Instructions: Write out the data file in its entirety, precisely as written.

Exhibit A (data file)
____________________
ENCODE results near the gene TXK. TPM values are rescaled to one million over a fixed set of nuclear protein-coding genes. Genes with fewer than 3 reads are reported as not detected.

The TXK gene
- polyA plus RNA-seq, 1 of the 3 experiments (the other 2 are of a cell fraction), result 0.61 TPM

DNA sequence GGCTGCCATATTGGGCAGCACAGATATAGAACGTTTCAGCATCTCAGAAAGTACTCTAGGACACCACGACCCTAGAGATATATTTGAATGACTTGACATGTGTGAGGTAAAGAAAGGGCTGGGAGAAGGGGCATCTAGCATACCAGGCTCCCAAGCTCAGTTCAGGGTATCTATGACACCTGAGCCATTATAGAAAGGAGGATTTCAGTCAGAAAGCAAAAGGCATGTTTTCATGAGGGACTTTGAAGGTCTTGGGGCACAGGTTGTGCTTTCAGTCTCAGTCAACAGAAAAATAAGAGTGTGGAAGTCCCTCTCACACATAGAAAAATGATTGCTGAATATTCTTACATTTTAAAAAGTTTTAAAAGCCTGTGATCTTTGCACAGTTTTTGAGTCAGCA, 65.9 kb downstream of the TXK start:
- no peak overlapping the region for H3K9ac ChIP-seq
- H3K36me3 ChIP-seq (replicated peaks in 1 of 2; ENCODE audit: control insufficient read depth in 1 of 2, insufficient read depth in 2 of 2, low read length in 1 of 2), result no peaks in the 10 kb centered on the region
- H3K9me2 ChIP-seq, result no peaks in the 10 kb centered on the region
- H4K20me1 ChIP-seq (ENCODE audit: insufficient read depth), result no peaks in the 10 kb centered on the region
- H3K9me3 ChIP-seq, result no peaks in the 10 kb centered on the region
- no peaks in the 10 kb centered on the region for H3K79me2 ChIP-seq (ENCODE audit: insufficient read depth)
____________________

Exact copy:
ENCODE results near the gene TXK. TPM values are rescaled to one million over a fixed set of nuclear protein-coding genes. Genes with fewer than 3 reads are reported as not detected.

The TXK gene
- polyA plus RNA-seq, 1 of the 3 experiments (the other 2 are of a cell fraction), result 0.61 TPM

DNA sequence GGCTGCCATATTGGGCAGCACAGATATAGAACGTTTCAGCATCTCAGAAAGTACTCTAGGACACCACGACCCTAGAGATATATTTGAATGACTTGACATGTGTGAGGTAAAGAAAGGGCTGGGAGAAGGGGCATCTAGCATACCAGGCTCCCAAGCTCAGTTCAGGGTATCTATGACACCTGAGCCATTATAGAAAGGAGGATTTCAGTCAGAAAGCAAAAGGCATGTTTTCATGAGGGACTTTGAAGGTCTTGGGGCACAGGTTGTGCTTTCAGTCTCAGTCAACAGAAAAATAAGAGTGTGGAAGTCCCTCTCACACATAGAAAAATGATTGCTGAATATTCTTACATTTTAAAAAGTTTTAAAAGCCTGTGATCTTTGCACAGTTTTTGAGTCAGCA, 65.9 kb downstream of the TXK start:
- no peak overlapping the region for H3K9ac ChIP-seq
- H3K36me3 ChIP-seq (replicated peaks in 1 of 2; ENCODE audit: control insufficient read depth in 1 of 2, insufficient read depth in 2 of 2, low read length in 1 of 2), result no peaks in the 10 kb centered on the region
- H3K9me2 ChIP-seq, result no peaks in the 10 kb centered on the region
- H4K20me1 ChIP-seq (ENCODE audit: insufficient read depth), result no peaks in the 10 kb centered on the region
- H3K9me3 ChIP-seq, result no peaks in the 10 kb centered on the region
- no peaks in the 10 kb centered on the region for H3K79me2 ChIP-seq (ENCODE audit: insufficient read depth)